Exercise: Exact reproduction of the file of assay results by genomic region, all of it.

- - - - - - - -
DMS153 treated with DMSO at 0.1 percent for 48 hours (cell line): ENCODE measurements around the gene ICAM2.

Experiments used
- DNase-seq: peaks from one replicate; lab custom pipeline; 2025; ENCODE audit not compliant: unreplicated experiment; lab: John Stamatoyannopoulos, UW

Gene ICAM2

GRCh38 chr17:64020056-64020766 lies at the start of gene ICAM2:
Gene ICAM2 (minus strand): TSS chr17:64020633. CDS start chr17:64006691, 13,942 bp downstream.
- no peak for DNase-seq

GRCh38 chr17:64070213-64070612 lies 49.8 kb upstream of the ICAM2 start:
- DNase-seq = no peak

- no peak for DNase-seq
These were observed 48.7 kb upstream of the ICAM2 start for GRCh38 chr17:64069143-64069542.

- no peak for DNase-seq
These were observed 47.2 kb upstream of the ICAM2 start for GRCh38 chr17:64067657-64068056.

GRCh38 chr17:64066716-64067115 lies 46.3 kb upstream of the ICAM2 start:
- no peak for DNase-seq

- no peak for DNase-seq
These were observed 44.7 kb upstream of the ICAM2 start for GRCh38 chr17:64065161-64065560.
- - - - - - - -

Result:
DMS153 treated with DMSO at 0.1 percent for 48 hours (cell line): ENCODE measurements around the gene ICAM2.

Experiments used
- DNase-seq: peaks from one replicate; lab custom pipeline; 2025; ENCODE audit not compliant: unreplicated experiment; lab: John Stamatoyannopoulos, UW

Gene ICAM2

GRCh38 chr17:64020056-64020766 lies at the start of gene ICAM2:
Gene ICAM2 (minus strand): TSS chr17:64020633. CDS start chr17:64006691, 13,942 bp downstream.
- no peak for DNase-seq

GRCh38 chr17:64070213-64070612 lies 49.8 kb upstream of the ICAM2 start:
- DNase-seq = no peak

- no peak for DNase-seq
These were observed 48.7 kb upstream of the ICAM2 start for GRCh38 chr17:64069143-64069542.

- no peak for DNase-seq
These were observed 47.2 kb upstream of the ICAM2 start for GRCh38 chr17:64067657-64068056.

GRCh38 chr17:64066716-64067115 lies 46.3 kb upstream of the ICAM2 start:
- no peak for DNase-seq

- no peak for DNase-seq
These were observed 44.7 kb upstream of the ICAM2 start for GRCh38 chr17:64065161-64065560.